Please Note: Democratic Candidates May Have Lost, But Progressive Issues Won

— by David Morris (reposted from CommonDreams)

Ballot initiatives more accurately take the ideological pulse of the people because debates over issues are not disrupted by the personality politics and subterfuge that dominate candidate races. (Photo: Susy Morris/flickr/cc)

On November 4th Democrats lost big when they ran a candidate but won big when they ran an issue.

In 42 states about 150 initiatives were on the ballot. The vast majority did not address issues dividing the two parties (e.g. raising the mandatory retirement age for judges, salary increases for state legislators, bond issues supporting a range of projects).  But scores of initiatives did involve hot button issues.  And on these American voters proved astonishingly liberal.

Quote01Voters approved every initiative to legalize or significantly reduce the penalties for marijuana possession (Alaska, California, Oregon, Washington, Washington, D.C.)  It is true that a Florida measure to legalize medical marijuana lost but 57 percent voted in favor (60 percent was required).

Voters approved every initiative to raise the minimum wage (Alaska, Arkansas, Nebraska, South Dakota). Voters in San Francisco and Oakland approved initiatives to raise the minimum wage to $15 an hour by 2018.  The good citizens of Oakland and Massachusetts overwhelmingly approved more generous paid sick leave.

Both Colorado and North Dakota voters rejected measures that would have given the fertilized egg personhood under their criminal codes.

Washington state voters approved background checks for all gun sales and transfers, including private transactions.

By a wide margin Missourians rejected a constitutional amendment to require teachers to be evaluated based on test results and fired or demoted virtually at will.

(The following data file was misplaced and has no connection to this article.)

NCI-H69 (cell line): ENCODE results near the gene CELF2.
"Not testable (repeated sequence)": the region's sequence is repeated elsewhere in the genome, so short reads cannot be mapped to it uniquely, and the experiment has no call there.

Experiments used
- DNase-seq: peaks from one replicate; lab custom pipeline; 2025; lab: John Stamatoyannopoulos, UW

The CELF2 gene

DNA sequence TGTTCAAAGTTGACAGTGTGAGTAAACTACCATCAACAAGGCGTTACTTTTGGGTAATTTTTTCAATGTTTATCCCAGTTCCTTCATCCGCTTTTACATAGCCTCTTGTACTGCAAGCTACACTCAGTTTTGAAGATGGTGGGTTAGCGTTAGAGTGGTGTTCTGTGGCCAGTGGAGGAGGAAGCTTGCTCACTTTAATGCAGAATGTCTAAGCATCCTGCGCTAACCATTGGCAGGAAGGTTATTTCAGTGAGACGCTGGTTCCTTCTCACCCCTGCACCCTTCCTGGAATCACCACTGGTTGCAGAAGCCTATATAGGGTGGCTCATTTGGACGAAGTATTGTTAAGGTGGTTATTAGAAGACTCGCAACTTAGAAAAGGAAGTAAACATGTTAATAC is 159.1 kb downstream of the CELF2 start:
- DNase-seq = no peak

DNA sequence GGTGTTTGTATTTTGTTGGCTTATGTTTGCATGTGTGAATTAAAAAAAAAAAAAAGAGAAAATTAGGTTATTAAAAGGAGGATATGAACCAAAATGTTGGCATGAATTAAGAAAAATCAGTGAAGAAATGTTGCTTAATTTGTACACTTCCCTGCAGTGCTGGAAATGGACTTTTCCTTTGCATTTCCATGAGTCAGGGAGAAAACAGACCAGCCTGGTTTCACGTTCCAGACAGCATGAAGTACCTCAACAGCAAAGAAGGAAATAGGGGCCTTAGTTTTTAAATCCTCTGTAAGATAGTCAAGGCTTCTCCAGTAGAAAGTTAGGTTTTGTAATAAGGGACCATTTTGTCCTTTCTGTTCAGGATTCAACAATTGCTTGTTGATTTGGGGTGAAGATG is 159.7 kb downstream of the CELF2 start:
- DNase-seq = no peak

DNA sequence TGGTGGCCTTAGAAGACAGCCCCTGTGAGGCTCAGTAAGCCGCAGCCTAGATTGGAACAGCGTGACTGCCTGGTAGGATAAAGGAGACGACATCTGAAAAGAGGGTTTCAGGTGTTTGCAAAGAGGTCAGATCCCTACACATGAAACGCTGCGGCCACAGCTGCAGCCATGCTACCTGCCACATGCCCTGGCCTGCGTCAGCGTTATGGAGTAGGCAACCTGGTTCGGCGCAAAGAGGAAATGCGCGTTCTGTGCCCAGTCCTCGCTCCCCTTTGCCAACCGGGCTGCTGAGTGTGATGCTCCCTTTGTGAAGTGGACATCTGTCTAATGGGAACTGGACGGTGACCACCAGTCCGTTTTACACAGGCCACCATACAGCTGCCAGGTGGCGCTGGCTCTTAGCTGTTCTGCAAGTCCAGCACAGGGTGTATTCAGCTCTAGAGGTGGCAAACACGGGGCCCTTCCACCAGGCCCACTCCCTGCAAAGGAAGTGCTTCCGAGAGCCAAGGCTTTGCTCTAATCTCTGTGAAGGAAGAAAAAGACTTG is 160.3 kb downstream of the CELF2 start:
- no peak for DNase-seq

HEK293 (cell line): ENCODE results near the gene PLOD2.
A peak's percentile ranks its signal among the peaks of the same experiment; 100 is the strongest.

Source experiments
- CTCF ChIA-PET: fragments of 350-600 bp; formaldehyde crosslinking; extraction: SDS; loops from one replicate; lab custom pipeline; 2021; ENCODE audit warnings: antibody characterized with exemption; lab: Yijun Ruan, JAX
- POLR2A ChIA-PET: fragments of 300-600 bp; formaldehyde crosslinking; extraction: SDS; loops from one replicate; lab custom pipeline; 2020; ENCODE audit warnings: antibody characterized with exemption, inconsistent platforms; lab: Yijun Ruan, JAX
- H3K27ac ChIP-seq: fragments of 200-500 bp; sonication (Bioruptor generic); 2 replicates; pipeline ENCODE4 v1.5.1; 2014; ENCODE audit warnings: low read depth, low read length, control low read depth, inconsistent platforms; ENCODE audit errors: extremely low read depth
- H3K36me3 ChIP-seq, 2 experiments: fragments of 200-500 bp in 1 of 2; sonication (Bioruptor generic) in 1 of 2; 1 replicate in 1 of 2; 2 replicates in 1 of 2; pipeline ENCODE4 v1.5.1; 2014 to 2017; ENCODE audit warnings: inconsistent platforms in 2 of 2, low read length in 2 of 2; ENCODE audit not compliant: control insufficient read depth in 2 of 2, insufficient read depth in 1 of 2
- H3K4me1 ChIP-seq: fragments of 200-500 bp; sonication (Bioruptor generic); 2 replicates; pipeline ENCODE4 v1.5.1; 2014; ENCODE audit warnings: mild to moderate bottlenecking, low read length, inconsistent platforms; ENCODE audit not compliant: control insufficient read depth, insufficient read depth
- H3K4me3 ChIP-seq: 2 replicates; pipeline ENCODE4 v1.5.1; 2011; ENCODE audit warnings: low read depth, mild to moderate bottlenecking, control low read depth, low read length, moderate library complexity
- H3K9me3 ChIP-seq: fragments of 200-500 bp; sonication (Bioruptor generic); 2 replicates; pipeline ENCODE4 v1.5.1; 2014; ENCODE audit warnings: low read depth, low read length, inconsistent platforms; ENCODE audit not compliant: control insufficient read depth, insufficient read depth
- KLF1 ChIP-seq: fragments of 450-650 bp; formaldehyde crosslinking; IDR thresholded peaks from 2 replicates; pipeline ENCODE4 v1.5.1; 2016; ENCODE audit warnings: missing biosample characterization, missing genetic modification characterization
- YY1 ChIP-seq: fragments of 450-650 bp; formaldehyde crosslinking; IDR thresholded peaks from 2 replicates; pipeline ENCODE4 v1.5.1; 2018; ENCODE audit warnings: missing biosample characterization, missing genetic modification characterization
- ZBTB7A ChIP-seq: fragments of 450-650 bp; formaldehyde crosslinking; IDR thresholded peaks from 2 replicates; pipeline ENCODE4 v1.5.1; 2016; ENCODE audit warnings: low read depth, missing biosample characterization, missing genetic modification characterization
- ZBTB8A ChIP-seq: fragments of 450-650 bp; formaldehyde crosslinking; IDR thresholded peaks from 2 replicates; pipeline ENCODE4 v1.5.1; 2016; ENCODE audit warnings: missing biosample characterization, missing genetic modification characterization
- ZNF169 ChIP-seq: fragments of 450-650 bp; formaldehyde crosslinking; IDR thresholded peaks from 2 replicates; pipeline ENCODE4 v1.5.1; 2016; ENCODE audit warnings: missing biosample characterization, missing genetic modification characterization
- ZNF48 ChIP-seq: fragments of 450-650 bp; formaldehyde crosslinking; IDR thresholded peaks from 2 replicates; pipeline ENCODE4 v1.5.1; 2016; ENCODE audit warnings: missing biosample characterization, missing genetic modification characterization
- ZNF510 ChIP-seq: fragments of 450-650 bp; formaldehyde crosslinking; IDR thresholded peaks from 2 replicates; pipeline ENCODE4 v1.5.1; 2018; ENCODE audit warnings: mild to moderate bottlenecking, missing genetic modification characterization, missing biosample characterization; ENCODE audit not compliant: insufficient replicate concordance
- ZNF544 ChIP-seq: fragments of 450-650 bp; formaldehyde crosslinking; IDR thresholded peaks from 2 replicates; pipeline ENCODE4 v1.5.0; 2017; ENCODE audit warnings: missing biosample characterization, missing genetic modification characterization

By a 59-41 margin North Dakotans voted to keep their unique statute outlawing absentee owned pharmacies despite Walmart outspending independent pharmacist supporters at least ten to one.

The vote in Colorado offers a good example of the disparity between how Americans vote on candidates and how we vote on issues.  A few years ago the Colorado legislature stripped cities and counties of the right to build their own telecommunications networks but it allowed them to reclaim that authority if they put it to a vote of their citizens.  On Tuesday 8 cities and counties did just that. Residents in every community voted by a very wide margin to permit government owned networks even while they were voting by an equally wide margin for Republican candidates who vigorously oppose government ownership of anything.

Republicans did gain a number of important victories. Most of these dealt with taxes. For example, Georgia voters by a wide margin supported a constitutional amendment prohibiting the state legislature from raising the maximum state income tax rate. Massachusetts’ voters narrowly voted to overturn a law indexing the state gasoline tax to the consumer price increase.

What did Tuesday tell us?  When given the choice between a Republican and a Democrat candidate the majority of voters chose the Republican.  When given a choice between a Republican and a Democrat position on an issue they chose the Democrat.  I’ll leave it up to others to debate the reasons behind this apparent contradiction.  My own opinion is that ballot initiatives more accurately take the ideological pulse of the people because debates over issues must focus on issues, not personality, temperament or looks.  Those on both sides of the issue can exaggerate, distort and just plain lie but they must do so in reference to the question on the ballot.  No ballot initiative ever lost because one of its main backers attended a strip club 16 years earlier.